Douglas Hill was born to Canadian parents in London, England in 1950. At the age of five he moved to New York where he lived until coming to Los Angeles in 1968 where he still resides. He attained U.S. citizenship in 1990.

Hill began making photographs in 1969. From 1971 to 1973 he attended UCLA where he studied with Robert Heinecken, Darryl Curran, Jerry McMillan and Leland Rice. In 1973 he went to Cal Arts where Ben Lifson was teaching.

Hill’s work has been shown in solo and group exhibitions at such places as: G. Ray Hawkins Gallery, Santa Monica; The International Center for Photography, New York; Kunsthaus, Zurich; Friends of Photography, Carmel; Kunstgewerbemuseum, Zurich; Prairie State College, Chicago; The Photography Place, Philadelphia, Craig Krull Gallery, Santa Monica; The Huntington, San Marino and publications: American Photo; Camera; “24 Hours in the Life of Los Angeles;” “The New Color.”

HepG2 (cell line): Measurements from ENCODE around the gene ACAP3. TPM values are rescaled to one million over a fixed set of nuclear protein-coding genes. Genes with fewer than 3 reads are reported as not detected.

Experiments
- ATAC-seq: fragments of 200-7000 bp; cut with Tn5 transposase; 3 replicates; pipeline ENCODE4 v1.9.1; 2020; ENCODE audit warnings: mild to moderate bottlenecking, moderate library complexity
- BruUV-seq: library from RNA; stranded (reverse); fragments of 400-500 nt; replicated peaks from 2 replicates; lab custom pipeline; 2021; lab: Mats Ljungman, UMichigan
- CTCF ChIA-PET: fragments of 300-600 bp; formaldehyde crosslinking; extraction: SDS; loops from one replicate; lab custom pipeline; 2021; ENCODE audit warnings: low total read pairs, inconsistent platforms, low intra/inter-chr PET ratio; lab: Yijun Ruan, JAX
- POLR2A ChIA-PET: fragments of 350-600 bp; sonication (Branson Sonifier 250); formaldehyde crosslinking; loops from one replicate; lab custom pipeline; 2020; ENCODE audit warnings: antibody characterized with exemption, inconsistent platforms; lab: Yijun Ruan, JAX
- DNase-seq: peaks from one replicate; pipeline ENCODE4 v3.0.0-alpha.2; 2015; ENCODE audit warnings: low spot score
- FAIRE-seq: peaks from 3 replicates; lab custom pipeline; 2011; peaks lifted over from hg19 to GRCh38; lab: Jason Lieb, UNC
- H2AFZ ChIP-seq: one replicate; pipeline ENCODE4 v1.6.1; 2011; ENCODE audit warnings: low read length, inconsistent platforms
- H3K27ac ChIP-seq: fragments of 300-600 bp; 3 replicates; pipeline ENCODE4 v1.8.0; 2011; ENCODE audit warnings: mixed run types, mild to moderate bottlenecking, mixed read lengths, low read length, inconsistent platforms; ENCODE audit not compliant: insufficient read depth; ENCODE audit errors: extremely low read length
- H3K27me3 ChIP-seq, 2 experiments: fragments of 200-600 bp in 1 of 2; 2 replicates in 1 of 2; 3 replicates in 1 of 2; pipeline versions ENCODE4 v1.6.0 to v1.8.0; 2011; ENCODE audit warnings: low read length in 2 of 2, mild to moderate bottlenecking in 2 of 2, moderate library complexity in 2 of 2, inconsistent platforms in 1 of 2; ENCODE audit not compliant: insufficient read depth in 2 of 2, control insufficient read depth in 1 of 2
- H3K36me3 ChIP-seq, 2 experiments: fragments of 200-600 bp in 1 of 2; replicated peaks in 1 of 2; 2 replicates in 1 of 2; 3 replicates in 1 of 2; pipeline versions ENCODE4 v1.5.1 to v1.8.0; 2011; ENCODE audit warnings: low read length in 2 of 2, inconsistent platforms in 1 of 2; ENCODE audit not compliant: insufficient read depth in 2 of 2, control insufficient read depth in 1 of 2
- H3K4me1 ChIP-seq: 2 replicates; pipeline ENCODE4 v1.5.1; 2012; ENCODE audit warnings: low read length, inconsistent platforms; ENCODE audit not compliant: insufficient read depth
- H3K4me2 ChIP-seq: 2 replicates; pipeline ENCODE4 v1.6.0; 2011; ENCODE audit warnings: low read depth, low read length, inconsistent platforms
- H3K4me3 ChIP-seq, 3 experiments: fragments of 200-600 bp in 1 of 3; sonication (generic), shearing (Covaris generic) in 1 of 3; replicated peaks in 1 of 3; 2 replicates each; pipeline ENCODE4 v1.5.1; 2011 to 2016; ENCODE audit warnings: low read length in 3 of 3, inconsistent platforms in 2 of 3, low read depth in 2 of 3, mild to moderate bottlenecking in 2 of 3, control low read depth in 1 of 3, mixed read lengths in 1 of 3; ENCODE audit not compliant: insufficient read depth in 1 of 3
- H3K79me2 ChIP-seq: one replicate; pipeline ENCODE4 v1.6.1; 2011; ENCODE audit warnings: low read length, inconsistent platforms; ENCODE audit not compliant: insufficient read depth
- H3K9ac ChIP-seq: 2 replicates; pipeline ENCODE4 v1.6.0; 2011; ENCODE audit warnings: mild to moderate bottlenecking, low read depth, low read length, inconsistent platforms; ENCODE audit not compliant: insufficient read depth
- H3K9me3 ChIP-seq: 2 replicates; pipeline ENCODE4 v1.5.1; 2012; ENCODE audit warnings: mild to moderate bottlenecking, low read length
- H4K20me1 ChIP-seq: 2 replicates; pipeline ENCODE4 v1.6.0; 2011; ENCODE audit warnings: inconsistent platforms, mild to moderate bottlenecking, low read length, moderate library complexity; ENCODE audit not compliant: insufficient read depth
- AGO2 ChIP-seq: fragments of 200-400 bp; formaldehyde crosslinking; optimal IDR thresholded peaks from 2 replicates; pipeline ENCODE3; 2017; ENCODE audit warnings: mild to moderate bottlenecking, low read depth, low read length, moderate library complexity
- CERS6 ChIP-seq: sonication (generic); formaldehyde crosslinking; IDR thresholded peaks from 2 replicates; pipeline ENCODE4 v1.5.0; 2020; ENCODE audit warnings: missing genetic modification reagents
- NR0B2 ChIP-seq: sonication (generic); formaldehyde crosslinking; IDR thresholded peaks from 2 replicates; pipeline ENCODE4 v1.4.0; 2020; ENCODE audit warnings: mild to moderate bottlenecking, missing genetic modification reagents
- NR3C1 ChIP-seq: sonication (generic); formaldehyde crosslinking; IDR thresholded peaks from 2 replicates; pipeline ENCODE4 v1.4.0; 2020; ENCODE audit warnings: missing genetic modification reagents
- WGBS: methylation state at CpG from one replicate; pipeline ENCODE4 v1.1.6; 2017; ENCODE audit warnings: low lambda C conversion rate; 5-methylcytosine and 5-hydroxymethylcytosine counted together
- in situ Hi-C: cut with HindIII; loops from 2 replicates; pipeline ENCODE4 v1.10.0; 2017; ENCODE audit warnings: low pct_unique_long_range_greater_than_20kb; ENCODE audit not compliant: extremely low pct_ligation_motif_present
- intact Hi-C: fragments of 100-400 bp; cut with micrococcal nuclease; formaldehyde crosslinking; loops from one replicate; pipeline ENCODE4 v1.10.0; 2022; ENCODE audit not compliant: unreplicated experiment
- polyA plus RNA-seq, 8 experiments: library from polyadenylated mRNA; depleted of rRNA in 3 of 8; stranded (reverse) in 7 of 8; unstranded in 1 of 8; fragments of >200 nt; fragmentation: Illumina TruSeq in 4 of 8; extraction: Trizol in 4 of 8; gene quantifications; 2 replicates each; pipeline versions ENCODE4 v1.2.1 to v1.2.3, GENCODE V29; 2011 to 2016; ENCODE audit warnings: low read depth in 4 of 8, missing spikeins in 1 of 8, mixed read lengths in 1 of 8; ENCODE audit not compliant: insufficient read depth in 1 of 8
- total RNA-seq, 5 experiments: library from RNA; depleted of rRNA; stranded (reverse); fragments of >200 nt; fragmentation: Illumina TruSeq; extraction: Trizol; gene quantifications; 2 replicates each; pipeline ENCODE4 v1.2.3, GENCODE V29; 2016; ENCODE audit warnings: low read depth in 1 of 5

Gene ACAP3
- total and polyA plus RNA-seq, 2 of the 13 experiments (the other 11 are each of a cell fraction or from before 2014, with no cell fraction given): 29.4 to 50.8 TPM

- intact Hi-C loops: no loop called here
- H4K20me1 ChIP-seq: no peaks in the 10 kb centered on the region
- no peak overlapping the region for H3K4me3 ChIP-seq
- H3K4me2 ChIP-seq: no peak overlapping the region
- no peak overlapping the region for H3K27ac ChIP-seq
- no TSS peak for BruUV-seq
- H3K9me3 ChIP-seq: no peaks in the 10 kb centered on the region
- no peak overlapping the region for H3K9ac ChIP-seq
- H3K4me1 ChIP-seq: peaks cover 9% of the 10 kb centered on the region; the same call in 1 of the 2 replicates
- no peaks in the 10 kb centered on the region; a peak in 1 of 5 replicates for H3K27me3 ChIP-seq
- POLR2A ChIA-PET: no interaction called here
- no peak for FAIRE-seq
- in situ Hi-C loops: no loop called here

He is included in the collections of the Huntington, the Library of Congress, Joseph E Seagram & Son, Center for Creative Photography, Center for Motion Picture Studies, Amon Carter Museum and participated in a project commemorating the bicentennial of Los Angeles, funded by the National Endowment for the Arts.

Hill’s commercial architectural photography has been widely published in House Beautiful, Coastal Living, Architecture, Architectural Record, Domus, World Architecture, Interior Design, Interiors. His work has also appeared in numerous books on architecture and interior design. He has been teaching photography at UCLA Extension since 1994.

He lives with Elayne Sawaya, his wife of 40 years and their poodle, Godfrey, in the Silver Lake district of Los Angeles.